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The ALS Association Golden West Chapter
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Noted Golden West Chapter ALS Advocate Diane Winokur to Serve on California Stem Cell Agency's Governing Board

San Francisco, California. (November 20, 2012) —

Dallas , with Cathy and Hugh & Diane Winokur
From right to left-
Diane Winokur, Dallas Forshew, RN, Hugh Winokur, and
Dr. Catherine Lomen-Hoerth, director of The ALS Center at UCSF

On November 19, 2012, California Lieutenant Governor Gavin Newsom appointed Diane Winokur as the amyotrophic lateral sclerosis (ALS) and multiple sclerosis (MS) representative of the Independent Citizen’s Oversight Committee (ICOC), which is the governing body of the California Institute for Regenerative Medicine (CIRM).  CIRM was established through the passage of Proposition 71, the California Stem Cell Research and Cures Initiative, to make grants and provide loans for stem cell research, research facilities and other vital research opportunities.

 “We are delighted that Diane Winokur has been appointed to this prestigious and important position,” said Lucie Bruijn, Ph.D., Chief Scientist of The ALS Association. “Her contributions have been invaluable and she will be a tremendous asset in moving the ALS research field forward through CIRM funding.” The agency recently awarded 18 million dollars to Clive Svendsen, Ph.D., the 2010 winner of The ALS Association's Sheila Essey Award for ALS research.

As a key advocate in the field of ALS research, Diane has been an active leader nationally and internationally in science and biotechnology and has a keen grasp of the public-private partnership that drives innovation and discovery. Diane has been an active board member of several nationally and internationally renowned organizations.  She served on The ALS Association's National Board of Trustees for five years and is presently an officer on the Golden West Chapter's Board of Directors. She also serves on the boards of the Sanford-Burnham Institute and the Packard Center. Diane and her family helped in founding the ALS Treatment and Research Center at the University of California, San Francisco, a Certified Center of Excellence of The ALS Association.  Her direct experience with ALS inspired her commitment to providing a deeper understanding within the scientific community of the disease and the astonishing role that regenerative medicine holds in the search for effective treatments and cures. Diane’s youngest son, Douglas, was diagnosed with ALS in 1995 and passed away in 1997. Her oldest son, Hugh, was diagnosed with ALS in 2005 and passed away in 2010.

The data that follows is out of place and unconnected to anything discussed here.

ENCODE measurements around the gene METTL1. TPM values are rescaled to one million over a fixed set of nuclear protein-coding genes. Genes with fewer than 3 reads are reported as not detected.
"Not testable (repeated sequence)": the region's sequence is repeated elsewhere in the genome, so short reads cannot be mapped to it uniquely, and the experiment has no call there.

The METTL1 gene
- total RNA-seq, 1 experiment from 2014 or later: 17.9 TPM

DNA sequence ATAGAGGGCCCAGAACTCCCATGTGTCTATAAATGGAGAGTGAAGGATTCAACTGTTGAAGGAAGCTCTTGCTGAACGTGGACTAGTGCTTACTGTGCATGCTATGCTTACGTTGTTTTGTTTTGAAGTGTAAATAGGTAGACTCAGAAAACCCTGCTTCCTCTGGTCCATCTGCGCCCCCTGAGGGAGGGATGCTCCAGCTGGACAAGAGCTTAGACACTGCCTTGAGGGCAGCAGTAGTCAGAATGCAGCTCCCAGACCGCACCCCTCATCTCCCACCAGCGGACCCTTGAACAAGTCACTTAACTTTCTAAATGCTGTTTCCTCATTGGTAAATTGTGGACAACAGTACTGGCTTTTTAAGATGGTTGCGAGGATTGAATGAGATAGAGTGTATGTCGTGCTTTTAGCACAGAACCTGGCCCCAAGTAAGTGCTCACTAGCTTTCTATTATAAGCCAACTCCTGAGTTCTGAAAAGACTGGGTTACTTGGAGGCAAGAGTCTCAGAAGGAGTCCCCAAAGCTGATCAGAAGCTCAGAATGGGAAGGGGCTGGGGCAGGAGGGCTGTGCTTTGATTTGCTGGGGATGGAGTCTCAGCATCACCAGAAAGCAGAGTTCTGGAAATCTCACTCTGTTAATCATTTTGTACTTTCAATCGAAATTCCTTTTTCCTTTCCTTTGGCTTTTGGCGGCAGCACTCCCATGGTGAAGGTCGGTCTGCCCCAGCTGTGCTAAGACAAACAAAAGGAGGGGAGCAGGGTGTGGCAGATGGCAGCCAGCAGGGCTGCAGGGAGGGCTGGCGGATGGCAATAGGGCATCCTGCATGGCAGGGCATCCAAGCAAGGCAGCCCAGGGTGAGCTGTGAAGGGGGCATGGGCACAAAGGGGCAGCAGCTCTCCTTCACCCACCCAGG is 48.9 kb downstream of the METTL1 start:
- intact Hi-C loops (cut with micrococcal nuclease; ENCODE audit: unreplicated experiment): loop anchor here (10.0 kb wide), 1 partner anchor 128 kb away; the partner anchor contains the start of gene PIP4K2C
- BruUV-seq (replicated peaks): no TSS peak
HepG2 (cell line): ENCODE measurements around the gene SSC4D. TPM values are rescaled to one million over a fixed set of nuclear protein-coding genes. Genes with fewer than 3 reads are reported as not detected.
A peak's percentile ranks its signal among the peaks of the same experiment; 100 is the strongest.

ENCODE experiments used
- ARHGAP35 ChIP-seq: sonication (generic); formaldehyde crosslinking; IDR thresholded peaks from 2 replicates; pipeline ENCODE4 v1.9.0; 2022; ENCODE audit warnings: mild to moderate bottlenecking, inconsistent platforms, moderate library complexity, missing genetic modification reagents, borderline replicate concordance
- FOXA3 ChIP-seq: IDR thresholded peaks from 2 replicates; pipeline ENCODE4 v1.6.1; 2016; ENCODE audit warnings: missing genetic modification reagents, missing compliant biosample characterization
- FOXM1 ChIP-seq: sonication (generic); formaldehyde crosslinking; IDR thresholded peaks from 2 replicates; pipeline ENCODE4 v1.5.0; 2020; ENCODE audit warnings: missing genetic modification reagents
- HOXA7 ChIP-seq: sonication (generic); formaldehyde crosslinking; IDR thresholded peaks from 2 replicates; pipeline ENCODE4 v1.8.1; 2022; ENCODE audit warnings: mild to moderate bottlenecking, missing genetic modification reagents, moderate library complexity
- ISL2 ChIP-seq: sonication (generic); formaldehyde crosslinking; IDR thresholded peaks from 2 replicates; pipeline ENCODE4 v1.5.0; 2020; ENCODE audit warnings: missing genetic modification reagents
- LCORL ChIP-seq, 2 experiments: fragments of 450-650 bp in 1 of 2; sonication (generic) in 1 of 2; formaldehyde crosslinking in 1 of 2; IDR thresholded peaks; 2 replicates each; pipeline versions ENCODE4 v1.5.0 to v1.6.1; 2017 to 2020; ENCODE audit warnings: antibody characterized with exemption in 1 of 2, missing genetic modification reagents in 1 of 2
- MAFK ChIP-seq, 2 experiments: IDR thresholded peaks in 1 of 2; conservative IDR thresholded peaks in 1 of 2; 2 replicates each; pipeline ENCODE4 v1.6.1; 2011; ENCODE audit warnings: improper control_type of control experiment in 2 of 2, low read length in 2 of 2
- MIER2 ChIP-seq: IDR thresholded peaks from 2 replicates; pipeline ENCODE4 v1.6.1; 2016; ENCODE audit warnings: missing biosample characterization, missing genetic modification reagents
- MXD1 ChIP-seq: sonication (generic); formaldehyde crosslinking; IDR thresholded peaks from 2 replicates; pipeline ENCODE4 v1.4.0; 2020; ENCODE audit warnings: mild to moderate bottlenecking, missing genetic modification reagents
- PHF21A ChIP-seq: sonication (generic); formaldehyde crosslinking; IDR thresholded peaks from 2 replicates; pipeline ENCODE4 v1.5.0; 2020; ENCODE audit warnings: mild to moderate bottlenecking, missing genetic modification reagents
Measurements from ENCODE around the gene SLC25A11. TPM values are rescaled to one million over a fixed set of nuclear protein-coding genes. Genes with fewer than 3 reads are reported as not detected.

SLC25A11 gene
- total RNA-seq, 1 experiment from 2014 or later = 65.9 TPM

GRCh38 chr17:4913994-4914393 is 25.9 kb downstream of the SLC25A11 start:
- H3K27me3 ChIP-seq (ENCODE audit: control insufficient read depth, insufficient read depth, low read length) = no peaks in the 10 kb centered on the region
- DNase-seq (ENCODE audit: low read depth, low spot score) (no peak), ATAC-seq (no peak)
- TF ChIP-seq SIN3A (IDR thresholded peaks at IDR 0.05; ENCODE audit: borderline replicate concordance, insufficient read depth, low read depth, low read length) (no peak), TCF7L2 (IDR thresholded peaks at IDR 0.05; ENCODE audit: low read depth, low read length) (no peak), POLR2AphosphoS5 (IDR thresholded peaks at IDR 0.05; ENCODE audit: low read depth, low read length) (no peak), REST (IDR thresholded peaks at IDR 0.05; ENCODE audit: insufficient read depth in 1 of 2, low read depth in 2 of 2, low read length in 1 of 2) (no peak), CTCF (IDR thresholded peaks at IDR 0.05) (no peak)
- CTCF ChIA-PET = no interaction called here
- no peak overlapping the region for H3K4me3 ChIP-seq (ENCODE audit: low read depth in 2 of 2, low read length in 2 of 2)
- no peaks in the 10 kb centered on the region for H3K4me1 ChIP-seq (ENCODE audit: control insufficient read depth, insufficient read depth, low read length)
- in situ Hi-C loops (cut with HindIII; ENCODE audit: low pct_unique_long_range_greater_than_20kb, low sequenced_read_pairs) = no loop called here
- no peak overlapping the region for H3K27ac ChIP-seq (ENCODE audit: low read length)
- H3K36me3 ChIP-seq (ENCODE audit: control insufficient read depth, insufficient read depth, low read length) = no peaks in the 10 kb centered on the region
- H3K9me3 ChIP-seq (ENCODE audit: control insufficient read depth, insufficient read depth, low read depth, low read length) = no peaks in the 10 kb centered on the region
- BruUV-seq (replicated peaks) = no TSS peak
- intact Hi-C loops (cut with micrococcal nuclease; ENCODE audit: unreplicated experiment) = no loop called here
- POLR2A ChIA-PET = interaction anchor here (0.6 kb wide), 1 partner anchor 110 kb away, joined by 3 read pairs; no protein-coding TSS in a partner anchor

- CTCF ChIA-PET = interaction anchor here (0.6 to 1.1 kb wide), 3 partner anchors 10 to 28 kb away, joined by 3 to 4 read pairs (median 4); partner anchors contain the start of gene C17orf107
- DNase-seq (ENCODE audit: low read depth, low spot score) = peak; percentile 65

“Diane Winokur is a pillar of strength within the ALS community and is among California’s leading voices about the opportunity and impact of ALS research,” said Fred Fisher, President and CEO of The ALS Association Golden West Chapter. “While there has been significant progress in the field of ALS research, we still have no way to explain how Diane could lose two children to the non-familial form of the disease. The ALS community still has far more questions than answers. CIRM holds out great hope that we will have the technology that will not only help us to better understand ALS but also find effective treatments to halt its relentless progression.”

“The ICOC is governed by 27 dedicated Californians representing patients, researchers and the biotechnology industry whose knowledge, passion and commitment to CIRM's mission has guided the organization since its inception,” said Kevin McCormack, Senior Director of Public Communications and Patient Advocate Outreach.  “They serve on behalf of all of the people of California and provide recommendations regarding funding, ethical standards and facilities.  Our patient advocates keep the agency's focus where it belongs- on the people who need cures for chronic diseases and illnesses, including diabetes, HIV/AIDS, autism, MS, and neurodegenerative diseases such as ALS.”

Honored to be appointed to the ICOC, Diane commented: "I am so complemented by the Lieutenant Governor’s confidence in me.  I have been working in the field of neurodegenerative research for almost twenty years and appreciate the toll that these illnesses have on patients and their loved ones. I am challenged to be a part of finding treatments and a cure through stem cells for ALS, MS and other diseases.”

“While many share our passion and commitment to ending Lou Gehrig’s disease, few people could bring the knowledge, expertise and leadership necessary to fulfill this important role at the ICOC,” Fisher added.  “I can think of no person better qualified to represent, not only the ALS community, but all of us who see the role that CIRM will play in changing the landscape of neurodegenerative disease discovery and treatment."

 
 
 

 



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